Other life? Chemical evidence on Venus? (Introduction)

by David Turell @, Thursday, October 08, 2020, 19:31 (17 days ago) @ David Turell

Another thought that another reactions may create it:

https://www.scientificamerican.com/article/lifes-small-molecule-problem/?utm_source=new...

"...we don’t really know how microbes on Earth actually make phosphine: is it a direct product of metabolism or a consequence of metabolic products mingling with environmental chemistry? There is even evidence that ordinary iron, with phosphorus containing impurities, can react with sulfuric acid and produce plenty of phosphine at room temperature; an intriguing option for iron-rich meteoritic material raining onto acidic clouds.

***

"Even when you can go and collect samples directly, like on Mars or Venus, sniffing out anything but the simplest molecules is hard. If an ecosystem is sparse—as it might be in Venus’s cloud layers—you might have to spend a lot of time looking. Indeed, right here on Earth it’s taken us a shockingly long time to fully appreciate the presence and life cycle of atmospheric microbial life, and that’s when you can literally climb a mountain and grab samples.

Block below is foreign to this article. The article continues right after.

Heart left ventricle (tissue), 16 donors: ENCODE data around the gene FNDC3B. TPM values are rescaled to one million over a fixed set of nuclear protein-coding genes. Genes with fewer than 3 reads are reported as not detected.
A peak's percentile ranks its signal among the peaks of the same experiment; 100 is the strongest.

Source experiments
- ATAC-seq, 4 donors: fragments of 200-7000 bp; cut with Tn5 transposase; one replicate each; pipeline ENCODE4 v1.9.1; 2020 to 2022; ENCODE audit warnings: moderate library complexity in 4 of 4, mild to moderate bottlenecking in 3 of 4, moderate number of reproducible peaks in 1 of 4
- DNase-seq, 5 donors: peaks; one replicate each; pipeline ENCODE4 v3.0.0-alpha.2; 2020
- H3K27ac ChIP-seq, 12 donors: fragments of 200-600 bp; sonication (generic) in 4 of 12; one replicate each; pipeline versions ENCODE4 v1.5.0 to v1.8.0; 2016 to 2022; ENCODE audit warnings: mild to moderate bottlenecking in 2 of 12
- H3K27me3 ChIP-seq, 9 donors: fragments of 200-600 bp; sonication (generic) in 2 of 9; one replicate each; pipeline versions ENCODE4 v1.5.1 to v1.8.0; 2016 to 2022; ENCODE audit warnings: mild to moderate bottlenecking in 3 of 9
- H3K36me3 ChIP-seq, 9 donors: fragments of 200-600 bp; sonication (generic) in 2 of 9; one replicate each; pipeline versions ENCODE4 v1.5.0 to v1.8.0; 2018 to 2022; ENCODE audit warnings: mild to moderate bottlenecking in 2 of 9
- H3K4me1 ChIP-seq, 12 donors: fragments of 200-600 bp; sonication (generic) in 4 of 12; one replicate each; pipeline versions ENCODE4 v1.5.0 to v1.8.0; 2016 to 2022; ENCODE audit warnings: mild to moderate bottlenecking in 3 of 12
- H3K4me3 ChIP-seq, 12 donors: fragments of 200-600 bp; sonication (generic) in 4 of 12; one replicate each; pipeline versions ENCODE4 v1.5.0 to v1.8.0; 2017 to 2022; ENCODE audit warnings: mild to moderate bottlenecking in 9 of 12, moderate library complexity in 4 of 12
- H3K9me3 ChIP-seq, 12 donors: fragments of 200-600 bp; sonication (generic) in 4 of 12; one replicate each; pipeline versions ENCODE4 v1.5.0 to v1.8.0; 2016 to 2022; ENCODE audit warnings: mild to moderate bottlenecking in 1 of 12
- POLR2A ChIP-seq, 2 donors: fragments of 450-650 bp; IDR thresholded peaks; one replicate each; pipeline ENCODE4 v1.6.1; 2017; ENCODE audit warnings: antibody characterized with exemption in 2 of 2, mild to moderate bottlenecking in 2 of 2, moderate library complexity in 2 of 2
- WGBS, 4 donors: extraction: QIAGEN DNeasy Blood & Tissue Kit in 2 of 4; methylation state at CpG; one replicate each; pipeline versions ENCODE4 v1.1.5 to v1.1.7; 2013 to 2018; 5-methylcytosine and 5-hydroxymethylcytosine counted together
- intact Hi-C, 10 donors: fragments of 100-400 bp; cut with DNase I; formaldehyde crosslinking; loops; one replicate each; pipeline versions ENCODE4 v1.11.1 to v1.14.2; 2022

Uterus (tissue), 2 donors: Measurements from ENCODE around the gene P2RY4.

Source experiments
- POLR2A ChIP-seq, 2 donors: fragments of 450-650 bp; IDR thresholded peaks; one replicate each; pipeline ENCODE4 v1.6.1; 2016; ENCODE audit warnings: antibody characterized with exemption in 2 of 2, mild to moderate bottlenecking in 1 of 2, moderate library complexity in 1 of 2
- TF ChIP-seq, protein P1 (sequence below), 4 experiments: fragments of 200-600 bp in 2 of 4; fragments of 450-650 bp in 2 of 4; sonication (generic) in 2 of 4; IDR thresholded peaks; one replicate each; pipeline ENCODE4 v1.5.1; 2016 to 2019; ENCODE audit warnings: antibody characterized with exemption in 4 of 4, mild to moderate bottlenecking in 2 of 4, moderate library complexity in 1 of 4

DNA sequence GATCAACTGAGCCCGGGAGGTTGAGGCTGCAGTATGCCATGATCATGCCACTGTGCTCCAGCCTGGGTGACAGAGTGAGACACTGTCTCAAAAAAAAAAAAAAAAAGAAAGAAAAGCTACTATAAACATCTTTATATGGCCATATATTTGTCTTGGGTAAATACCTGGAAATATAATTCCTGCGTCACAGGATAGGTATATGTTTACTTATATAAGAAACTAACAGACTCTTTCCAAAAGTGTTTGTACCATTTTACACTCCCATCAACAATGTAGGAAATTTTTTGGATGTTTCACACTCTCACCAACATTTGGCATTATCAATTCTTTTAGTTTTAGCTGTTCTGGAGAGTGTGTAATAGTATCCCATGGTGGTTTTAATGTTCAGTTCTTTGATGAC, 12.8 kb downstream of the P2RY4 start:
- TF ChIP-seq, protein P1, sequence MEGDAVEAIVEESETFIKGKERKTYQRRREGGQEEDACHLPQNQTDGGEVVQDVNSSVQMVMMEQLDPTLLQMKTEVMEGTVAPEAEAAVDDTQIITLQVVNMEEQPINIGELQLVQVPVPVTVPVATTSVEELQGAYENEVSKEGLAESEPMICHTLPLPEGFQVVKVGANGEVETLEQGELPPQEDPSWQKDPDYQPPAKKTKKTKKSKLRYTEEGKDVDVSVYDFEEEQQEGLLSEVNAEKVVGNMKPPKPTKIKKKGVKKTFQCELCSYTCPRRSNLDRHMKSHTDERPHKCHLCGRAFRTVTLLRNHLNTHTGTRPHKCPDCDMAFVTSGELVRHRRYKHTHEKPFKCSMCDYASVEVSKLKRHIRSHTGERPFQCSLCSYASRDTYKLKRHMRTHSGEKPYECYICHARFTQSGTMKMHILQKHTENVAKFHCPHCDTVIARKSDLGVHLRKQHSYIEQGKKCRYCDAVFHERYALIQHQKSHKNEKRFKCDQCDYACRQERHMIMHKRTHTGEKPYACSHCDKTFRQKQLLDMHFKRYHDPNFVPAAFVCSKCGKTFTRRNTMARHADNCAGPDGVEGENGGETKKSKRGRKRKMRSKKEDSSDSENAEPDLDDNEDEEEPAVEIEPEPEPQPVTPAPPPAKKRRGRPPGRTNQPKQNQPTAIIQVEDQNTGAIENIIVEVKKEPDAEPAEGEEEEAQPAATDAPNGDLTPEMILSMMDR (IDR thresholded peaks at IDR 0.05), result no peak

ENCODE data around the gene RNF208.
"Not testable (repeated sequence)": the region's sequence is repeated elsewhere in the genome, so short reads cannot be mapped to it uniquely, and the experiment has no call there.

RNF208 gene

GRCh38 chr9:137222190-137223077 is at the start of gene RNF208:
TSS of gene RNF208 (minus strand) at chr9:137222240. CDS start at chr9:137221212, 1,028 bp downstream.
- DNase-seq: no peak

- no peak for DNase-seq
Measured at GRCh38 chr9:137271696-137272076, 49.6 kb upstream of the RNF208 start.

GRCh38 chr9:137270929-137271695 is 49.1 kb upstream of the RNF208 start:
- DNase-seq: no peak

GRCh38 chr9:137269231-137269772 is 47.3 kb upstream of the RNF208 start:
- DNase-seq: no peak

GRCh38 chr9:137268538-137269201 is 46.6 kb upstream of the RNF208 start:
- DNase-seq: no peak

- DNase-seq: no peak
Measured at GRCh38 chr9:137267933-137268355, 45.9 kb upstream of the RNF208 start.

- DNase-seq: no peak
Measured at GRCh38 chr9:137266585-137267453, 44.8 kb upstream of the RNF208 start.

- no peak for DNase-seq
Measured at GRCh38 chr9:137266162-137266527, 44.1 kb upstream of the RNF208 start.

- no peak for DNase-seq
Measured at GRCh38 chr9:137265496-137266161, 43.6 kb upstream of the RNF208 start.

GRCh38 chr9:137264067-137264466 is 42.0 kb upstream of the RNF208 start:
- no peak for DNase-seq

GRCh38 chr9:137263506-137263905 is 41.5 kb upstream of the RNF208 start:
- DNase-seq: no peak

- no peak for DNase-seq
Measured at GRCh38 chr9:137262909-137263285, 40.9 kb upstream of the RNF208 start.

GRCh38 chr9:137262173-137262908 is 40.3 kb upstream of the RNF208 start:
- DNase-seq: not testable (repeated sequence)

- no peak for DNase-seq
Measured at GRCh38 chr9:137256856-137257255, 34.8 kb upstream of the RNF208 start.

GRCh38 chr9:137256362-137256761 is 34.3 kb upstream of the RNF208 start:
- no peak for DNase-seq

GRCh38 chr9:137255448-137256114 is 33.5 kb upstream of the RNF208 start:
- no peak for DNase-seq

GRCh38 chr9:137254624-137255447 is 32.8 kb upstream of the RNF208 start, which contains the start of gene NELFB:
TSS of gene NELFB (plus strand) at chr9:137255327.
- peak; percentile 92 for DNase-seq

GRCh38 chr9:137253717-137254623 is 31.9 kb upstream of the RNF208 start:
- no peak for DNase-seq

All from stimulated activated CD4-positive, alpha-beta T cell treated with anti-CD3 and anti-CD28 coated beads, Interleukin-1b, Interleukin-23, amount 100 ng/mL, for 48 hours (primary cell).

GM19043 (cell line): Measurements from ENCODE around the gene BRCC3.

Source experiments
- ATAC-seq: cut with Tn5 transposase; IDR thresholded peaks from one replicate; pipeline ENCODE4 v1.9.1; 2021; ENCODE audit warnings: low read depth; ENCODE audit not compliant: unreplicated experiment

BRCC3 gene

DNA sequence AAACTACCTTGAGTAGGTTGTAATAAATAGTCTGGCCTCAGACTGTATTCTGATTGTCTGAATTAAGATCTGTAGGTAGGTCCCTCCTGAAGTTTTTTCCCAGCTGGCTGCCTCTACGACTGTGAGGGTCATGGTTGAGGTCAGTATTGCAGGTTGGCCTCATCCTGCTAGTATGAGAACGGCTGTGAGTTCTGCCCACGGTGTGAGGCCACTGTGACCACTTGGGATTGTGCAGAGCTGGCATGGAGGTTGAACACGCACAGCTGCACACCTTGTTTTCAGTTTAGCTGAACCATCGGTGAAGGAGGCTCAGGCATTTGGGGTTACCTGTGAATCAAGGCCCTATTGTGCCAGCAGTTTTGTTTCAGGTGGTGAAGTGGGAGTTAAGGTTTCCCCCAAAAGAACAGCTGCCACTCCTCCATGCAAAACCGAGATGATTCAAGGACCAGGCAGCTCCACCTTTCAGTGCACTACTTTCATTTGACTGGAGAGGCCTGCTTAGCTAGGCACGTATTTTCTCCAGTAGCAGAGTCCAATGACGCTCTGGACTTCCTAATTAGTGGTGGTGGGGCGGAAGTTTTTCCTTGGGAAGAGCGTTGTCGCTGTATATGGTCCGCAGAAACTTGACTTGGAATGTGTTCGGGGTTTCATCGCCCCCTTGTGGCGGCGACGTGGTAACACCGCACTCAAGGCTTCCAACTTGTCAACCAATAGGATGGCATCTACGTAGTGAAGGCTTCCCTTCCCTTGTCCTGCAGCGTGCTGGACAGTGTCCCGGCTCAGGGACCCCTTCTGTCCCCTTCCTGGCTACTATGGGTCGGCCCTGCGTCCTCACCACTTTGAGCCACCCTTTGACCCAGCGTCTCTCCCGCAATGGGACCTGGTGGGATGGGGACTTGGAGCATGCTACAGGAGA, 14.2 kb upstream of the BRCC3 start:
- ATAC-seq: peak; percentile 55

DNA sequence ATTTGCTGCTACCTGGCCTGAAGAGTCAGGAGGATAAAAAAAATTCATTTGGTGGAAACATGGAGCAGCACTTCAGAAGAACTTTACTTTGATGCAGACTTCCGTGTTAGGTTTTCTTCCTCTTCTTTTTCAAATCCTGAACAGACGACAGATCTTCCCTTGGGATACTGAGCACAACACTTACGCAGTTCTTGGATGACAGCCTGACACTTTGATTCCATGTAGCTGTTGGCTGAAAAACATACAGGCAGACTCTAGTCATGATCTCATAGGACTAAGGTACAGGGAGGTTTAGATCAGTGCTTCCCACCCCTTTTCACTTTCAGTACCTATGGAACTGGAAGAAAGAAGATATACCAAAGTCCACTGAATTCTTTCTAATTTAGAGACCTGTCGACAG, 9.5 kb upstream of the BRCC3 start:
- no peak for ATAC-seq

"All of this may sound rather depressing for our quest to find life in the universe. But I think that there is something extremely interesting buried in the very fact that all of this is so terribly difficult. It is truly fascinating that life, which to us on a day-to-day basis is such a vibrant and explosive phenomenon, is also so very elusive. That’s true of the microbial world here on Earth as much as for elsewhere. What is it that makes life simultaneously so colorful but hidden?

"The answer may circle back to the statement I made previously, that life’s standout feature is that it uses and builds the most complex molecules we know of, from DNA to proteins. Complex molecules are naturally information-rich, in the truest most objective sense given by information theory and Shannon’s entropy. But they are also, in effect, deeply encrypted. DNA in a cell “decodes” itself with the help of an entire entourage of biochemical helpers. It’s taken us centuries to see how some of this works, and we’re far from finished.

Comment: Venus life or not? We need to go there to find out." The bold tells us about the problems we still have here in understanding life.


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